Kubernetes clusters (FREE)

We offer extensive integrations to help you connect and manage your Kubernetes clusters from GitLab.

Read through this document to get started.

Clusters infrastructure

Use Infrastructure as Code to create and manage your clusters with the GitLab integration with Terraform.

Benefit from the GitLab-Kubernetes integration

Using the GitLab-Kubernetes integration, you can benefit of GitLab features such as:

Supported cluster versions

GitLab is committed to support at least two production-ready Kubernetes minor versions at any given time. We regularly review the versions we support, and provide a three-month deprecation period before we remove support of a specific version. The range of supported versions is based on the evaluation of:

GitLab supports the following Kubernetes versions, and you can upgrade your Kubernetes version to any supported version at any time:

  • 1.19 (support ends on February 22, 2022)
  • 1.18 (support ends on November 22, 2021)
  • 1.17 (support ends on September 22, 2021)
  • 1.16 (support ends on July 22, 2021)
  • 1.15 (support ends on May 22, 2021)

Some GitLab features may support versions outside the range provided here.

Add and remove clusters

You can create new or add existing clusters to GitLab:

  • On the project-level, to have a cluster dedicated to a project.
  • On the group level, to use the same cluster across multiple projects within your group.
  • On the instance level, to use the same cluster across multiple groups and projects. (FREE SELF)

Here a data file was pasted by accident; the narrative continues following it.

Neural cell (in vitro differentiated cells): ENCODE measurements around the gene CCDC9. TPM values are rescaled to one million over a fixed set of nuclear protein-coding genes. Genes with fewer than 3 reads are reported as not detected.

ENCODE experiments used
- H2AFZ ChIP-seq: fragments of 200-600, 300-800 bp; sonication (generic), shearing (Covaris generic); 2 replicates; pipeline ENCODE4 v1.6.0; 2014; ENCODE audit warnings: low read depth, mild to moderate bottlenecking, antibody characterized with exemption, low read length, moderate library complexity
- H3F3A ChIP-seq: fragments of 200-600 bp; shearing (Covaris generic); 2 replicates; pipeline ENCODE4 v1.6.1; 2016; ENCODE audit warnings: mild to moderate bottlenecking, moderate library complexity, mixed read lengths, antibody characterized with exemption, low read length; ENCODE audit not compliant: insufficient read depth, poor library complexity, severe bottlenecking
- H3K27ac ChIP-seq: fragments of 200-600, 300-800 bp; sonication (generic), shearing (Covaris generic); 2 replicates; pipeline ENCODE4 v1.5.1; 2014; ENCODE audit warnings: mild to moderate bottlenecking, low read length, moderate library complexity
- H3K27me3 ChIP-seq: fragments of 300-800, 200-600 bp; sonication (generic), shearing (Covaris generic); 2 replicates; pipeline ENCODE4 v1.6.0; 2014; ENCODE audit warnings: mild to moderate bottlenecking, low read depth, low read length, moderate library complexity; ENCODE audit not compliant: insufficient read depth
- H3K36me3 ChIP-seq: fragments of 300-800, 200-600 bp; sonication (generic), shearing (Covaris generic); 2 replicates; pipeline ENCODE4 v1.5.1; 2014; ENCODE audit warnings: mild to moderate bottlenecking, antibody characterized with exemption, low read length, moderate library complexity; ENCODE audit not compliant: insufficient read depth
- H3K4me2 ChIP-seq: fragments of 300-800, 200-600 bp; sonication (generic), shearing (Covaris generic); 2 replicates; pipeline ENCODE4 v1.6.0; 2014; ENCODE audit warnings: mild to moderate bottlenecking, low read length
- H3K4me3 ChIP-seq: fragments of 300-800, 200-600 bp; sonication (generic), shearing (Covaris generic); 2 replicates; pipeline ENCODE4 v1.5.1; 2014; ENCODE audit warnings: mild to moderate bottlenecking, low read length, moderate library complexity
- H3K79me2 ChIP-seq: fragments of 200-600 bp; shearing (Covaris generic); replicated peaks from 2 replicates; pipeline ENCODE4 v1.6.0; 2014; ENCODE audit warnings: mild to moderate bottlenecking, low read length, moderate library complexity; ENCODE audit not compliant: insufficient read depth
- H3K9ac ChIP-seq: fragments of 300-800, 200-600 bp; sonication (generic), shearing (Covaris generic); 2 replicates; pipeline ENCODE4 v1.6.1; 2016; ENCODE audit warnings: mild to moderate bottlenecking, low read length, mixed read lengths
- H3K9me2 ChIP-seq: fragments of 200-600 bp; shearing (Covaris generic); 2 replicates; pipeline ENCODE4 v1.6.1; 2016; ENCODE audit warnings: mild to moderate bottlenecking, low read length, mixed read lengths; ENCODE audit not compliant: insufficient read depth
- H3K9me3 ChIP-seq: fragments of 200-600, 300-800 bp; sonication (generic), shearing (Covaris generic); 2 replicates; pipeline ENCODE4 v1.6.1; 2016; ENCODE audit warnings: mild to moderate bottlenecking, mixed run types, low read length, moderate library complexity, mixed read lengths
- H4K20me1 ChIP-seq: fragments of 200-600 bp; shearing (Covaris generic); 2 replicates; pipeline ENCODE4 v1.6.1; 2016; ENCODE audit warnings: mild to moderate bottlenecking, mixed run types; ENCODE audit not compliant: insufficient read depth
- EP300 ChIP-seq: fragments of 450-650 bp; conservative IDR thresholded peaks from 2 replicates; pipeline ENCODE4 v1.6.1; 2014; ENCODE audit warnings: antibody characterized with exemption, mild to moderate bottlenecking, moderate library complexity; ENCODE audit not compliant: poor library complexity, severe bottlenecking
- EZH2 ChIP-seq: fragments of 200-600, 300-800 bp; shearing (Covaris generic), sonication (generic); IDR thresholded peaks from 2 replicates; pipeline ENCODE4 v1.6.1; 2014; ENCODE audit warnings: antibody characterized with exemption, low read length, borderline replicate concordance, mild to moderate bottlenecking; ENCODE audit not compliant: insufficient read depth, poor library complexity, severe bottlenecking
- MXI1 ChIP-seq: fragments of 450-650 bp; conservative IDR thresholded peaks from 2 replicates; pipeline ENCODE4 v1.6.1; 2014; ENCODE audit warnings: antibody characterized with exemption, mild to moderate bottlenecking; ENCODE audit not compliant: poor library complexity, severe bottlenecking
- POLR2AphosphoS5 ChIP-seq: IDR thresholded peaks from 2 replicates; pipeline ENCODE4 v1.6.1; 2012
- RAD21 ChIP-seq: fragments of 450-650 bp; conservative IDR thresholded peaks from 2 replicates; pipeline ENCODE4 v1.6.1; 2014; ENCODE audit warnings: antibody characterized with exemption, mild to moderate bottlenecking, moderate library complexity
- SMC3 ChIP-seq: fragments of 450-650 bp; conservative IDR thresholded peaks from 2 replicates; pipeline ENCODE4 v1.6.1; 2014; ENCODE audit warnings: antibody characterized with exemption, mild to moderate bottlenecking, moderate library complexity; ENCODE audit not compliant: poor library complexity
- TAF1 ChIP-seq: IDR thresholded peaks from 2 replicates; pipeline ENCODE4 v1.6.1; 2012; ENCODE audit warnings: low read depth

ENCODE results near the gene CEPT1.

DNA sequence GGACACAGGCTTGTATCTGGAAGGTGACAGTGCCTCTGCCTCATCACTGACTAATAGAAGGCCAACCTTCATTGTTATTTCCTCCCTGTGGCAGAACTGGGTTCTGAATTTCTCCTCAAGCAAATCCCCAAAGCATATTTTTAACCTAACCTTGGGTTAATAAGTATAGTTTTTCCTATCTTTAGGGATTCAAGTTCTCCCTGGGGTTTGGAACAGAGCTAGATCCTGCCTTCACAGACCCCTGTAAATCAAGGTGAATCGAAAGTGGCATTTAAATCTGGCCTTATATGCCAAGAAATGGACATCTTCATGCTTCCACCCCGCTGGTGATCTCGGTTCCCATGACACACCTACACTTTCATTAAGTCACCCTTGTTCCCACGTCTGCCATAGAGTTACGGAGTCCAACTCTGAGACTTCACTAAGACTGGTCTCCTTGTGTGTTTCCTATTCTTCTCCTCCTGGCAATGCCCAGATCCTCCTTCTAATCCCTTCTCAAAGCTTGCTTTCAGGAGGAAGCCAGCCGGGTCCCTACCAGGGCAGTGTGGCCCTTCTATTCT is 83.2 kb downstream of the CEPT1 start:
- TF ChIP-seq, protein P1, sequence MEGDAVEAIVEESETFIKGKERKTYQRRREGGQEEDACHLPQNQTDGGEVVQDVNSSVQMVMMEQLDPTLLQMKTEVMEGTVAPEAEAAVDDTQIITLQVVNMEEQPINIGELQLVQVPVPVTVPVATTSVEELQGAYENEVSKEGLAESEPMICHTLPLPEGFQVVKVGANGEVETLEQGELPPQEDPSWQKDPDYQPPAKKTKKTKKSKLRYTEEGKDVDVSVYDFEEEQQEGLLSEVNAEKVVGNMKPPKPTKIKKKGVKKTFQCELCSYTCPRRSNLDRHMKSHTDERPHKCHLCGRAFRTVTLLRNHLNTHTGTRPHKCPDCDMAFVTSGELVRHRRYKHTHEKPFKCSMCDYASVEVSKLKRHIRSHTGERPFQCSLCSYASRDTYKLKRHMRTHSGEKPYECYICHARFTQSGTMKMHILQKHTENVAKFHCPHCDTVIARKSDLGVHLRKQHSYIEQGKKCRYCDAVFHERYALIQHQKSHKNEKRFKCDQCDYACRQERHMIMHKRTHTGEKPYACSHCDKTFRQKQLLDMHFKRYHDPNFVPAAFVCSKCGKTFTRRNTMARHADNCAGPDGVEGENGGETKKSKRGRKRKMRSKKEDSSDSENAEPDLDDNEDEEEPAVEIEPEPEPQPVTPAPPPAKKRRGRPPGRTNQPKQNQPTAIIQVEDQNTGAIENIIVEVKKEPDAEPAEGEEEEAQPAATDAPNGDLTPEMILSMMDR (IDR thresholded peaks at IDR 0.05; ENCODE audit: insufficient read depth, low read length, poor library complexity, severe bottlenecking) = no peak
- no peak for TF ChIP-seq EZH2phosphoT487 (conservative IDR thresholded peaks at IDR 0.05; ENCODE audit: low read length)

To create new clusters, use one of the following methods:

You can also add existing clusters to GitLab.

View your clusters

To view your project-level Kubernetes clusters, to go Infrastructure > Kubernetes clusters from your project. On this page, you can add a new cluster and view information about your existing clusters, such as:

  • Nodes count.
  • Rough estimates of memory and CPU usage.

Configuring your Kubernetes cluster

Use the GitLab Kubernetes Agent to safely configure your clusters. Otherwise, there are security implications.

Security implications

WARNING: The whole cluster security is based on a model where developers are trusted, so only trusted users should be allowed to control your clusters.

The default cluster configuration grants access to a wide set of functionalities needed to successfully build and deploy a containerized application. Bear in mind that the same credentials are used for all the applications running on the cluster.

Multiple Kubernetes clusters

See how to associate multiple Kubernetes clusters with your GitLab project.

Cluster integrations

See the available cluster integrations to integrate third-party applications with your clusters through GitLab.

Cluster management project

Attach a Cluster management project to your cluster to manage shared resources requiring cluster-admin privileges for installation, such as an Ingress controller.

GitLab-managed clusters

See how to allow GitLab to manage your cluster for you.

Auto DevOps

You can use Auto DevOps to automatically detect, build, test, deploy, and monitor your applications.

Deploying to a Kubernetes cluster

See how to deploy to your Kubernetes cluster from GitLab.

Monitoring your Kubernetes cluster

Automatically detect and monitor Kubernetes metrics. Automatic monitoring of NGINX Ingress is also supported.

Read more about Kubernetes monitoring

Visualizing cluster health

When the Prometheus cluster integration is enabled, GitLab monitors the cluster's health. At the top of the cluster settings page, CPU and Memory utilization is displayed, along with the total amount available. Keeping an eye on cluster resources can be important, if the cluster runs out of memory pods may be shutdown or fail to start.

Cluster Monitoring